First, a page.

- Support Checkerboard Hill on Patreon!
Subscribe via emailJoin 377 other subscribers
advertising Australia aviation Beijing buses China China Railways construction depots driving East Rail freeways history Hong Kong Hong Kong International Airport KCR Kowloon Kowloon Canton Railway Lantau Island light rail line guide locomotive Macau mainland maintenance Mass Transit Railway MTR mystery New Territories Octopus card on the road on the water Outlying Islands rail operations railway railway signalling Shanghai television commercials tourist trap trains trams tunnels underground Victoria Harbour West Rail
- 2022 (19)
- 2021 (27)
- 2020 (27)
- 2019 (26)
- 2018 (26)
- 2017 (27)
- 2016 (28)
- 2015 (15)
- 2014 (13)
- 2013 (6)
- 2012 (9)
- 2011 (73)
- 2010 (14)
- December (14)
- ‘The Queen Was Here’ plaque at Hung Hom station
- Looking back at Hong Kong’s pig trains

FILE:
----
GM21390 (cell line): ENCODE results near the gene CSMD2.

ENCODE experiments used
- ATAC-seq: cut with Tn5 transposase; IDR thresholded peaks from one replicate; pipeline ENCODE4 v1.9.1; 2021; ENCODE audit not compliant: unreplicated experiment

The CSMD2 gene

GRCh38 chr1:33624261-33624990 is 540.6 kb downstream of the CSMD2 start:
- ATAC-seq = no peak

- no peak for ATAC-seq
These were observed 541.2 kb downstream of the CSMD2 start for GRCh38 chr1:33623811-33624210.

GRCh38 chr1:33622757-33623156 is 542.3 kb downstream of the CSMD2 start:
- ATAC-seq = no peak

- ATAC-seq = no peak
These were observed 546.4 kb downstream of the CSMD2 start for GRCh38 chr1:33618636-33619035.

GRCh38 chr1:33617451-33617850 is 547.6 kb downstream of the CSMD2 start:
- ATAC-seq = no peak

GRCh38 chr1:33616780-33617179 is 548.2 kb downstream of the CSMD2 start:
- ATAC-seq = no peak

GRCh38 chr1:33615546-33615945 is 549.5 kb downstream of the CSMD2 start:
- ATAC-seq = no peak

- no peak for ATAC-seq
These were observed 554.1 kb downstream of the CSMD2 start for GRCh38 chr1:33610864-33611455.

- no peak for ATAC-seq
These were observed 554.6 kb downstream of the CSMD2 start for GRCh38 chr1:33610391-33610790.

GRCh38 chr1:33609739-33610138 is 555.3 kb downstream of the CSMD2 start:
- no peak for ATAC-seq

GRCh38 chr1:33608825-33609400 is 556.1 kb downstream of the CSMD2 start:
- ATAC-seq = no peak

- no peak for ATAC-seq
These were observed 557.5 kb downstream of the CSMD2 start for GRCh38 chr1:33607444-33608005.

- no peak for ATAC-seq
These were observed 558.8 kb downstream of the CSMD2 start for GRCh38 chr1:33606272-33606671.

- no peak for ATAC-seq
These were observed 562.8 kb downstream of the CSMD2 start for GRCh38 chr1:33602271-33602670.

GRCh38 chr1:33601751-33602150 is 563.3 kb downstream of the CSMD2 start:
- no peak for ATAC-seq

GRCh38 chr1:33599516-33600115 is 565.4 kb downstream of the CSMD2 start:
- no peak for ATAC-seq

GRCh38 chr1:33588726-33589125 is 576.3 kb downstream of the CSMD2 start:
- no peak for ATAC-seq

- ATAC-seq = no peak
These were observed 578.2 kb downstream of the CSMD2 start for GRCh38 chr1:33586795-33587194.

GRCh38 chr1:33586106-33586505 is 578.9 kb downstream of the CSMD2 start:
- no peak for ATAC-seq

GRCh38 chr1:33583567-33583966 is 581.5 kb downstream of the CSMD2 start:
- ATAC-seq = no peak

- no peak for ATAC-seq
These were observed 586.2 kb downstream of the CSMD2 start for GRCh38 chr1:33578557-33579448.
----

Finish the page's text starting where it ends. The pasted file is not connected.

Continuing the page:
- Swapping left and right on the Tuen Ma Line
- “Pretty as a postcard” at Hung Hom station
- Ticket touts and the Hong Kong – Macau ferry
- Macau’s exclave in Mainland China
- ‘Flying’ to Macau on a Boeing 929 Jetfoil
- Beijing’s dead end expressway
- Catching the train to the Great Wall of China
- Ghost platforms on the Beijing Subway at Dongsishitiao
Tag Archives: line guide
Two kinds of trains share the East Rail Line in Hong Kong – ordinary stopping-all-stations MTR trains that run every few minutes, and the ‘Intercity Through Train’ that runs express from Hung Hom into Mainland China. But how do fast and slow trains coexist on a 34 kilometre long route with only two tracks?
Most of the Hong Kong MTR runs underground in tunnels, but there are sections of track open to the outside world. Here is a list.
A few days ago I started on my coverage of the MTR’s East Rail line with a brief introduction – today we will take a journey along the line – or at least most of it. But why couldn’t I travel the entire way?
In Hong Kong the city isn’t the only place where you find trains: if you head down to the basement of the airport you will find yet another rail network. Officially known as the “Hong Kong International Airport Automated People Mover“, it has four stations on a 3.8 kilometre long route underneath the airport terminals, with a fleet of trains all operating without drivers. How do they do it? Read on…